In the space of a few weeks, the coronavirus pandemic has taken Zoom from a niche video conferencing app to one of the most important communication services in the world. Schools, businesses, and healthcare providers have all started to rely on Zoom to connect workers who are sheltering in place during the pandemic, but the app’s privacy issues threaten to derail its massive growth. This week, Zoom was forced to remove a tool that allowed people to snoop on LinkedIn profiles belonging to anyone who signed into a meeting.
Users who log into Zoom for the occasional lecture or conference call might not realize the service has its own app ecosystem. You can install tools like Slack, Google Calendar, and more in just a few clicks. One such add-on for Zoom is LinkedIn Sales Navigator, which is actually a rather cunning data miner. The app (listed by Zoom itself) connects to a service of the same name on LinkedIn. LinkedIn charges $80 per month for the service, which is promoted as a powerful lead-generator and sales management tool. The problem is that it’s very “efficient” at displaying data on the people who join your meetings.
With LinkedIn Sales Navigator enabled on Zoom, the person running a meeting can get LinkedIn data about any of the participants. That could include location, employers, job titles, work history, and more. This data is available at the click of a button for any user who enters a name and email. The plug-in simply connects to the LinkedIn service and matches that information with a profile.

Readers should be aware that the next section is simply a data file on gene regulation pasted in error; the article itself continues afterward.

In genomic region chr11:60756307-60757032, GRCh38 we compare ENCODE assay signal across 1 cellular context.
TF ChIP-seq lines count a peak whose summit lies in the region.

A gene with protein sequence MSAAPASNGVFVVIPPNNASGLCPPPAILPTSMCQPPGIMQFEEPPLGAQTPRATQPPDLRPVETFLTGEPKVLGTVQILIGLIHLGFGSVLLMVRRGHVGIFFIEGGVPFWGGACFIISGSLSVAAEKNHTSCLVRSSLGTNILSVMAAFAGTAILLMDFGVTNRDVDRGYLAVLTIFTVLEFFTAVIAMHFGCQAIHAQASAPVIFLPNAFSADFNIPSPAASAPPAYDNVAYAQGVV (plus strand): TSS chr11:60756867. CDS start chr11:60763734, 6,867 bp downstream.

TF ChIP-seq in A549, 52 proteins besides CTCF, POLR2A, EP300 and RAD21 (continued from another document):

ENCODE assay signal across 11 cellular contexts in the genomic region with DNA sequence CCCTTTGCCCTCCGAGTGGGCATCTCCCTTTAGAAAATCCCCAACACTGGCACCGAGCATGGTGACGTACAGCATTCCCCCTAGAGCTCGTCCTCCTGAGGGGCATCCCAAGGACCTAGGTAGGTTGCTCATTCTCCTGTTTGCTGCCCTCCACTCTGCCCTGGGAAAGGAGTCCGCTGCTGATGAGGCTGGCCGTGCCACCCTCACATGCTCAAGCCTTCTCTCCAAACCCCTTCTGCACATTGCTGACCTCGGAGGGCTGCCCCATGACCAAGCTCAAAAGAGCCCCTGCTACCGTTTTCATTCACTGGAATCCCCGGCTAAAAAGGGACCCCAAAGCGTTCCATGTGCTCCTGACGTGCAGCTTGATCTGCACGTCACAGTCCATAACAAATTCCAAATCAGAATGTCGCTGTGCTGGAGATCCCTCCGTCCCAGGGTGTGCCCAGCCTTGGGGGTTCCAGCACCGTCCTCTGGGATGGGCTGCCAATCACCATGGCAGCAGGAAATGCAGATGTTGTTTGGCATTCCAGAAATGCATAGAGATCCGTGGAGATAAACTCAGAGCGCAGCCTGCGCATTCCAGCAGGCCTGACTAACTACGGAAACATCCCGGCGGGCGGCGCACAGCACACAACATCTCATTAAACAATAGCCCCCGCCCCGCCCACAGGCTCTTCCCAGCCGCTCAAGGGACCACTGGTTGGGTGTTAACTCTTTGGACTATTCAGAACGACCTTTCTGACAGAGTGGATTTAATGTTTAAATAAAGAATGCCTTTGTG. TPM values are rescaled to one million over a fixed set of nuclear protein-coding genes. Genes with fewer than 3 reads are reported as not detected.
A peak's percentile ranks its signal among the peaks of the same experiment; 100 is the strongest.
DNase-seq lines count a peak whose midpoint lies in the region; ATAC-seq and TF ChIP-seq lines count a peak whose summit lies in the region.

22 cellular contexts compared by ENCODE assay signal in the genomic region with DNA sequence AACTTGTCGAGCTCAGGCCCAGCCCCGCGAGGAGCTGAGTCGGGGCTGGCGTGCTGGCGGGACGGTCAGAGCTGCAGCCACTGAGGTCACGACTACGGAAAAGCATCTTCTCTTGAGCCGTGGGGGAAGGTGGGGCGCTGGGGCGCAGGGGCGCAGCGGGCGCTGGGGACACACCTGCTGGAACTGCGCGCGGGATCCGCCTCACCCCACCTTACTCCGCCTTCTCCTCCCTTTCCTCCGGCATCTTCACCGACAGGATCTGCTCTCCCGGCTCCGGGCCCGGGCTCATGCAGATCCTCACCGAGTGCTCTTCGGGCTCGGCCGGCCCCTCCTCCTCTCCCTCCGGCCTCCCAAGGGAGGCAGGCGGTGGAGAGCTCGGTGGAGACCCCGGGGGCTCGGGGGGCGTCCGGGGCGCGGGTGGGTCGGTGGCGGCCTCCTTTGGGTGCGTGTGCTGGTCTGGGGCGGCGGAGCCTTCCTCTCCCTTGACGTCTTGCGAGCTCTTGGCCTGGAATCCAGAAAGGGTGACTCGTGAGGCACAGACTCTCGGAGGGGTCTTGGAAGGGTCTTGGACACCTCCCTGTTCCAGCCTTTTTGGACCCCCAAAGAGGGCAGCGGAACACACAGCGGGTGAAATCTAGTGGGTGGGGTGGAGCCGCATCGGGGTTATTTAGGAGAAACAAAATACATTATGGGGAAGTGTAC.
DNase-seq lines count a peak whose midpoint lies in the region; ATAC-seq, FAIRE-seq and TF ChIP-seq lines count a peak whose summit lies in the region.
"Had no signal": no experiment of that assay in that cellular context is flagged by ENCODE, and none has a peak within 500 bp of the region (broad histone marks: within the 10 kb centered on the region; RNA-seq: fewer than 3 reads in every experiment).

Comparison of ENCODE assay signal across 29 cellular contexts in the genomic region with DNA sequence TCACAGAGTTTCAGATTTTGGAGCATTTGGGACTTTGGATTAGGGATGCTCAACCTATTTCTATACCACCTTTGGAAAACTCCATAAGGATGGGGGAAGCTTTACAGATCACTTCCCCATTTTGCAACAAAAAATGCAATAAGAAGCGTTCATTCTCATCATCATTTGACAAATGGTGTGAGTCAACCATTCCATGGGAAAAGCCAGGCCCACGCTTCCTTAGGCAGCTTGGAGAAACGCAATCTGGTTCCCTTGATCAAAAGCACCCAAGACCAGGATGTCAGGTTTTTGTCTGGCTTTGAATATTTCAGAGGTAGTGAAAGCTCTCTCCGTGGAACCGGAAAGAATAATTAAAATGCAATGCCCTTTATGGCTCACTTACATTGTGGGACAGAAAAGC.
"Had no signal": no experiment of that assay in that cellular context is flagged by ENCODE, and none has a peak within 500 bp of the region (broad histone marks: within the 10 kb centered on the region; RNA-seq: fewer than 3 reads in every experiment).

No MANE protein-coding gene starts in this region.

According to a New York Times investigation, the problem is not simply that LinkedIn Sales Navigator can grab data from LinkedIn. The problem is the way it’s implemented by Zoom — it essentially overrides your privacy settings. Even if you choose to join a meeting with a nickname or with the anonymous flag enabled, LinkedIn Sales Navigator gets your real LinkedIn data and provides it to the organizer.
After the Times provided its data to Zoom, the company issued a statement to confirm that it was removing the LinkedIn Sales Navigator tool from its platform. The LinkedIn Sales Navigator continues to exist on LinkedIn, where it costs $80 per month as before and still plugs in to numerous other services. So, this particular privacy flaw is no longer live, but this is only the latest issue with Zoom’s approach to video conferencing. The FBI recently warned Zoom users about so-called “Zoombombs” where trolls attempt to hijack meetings.
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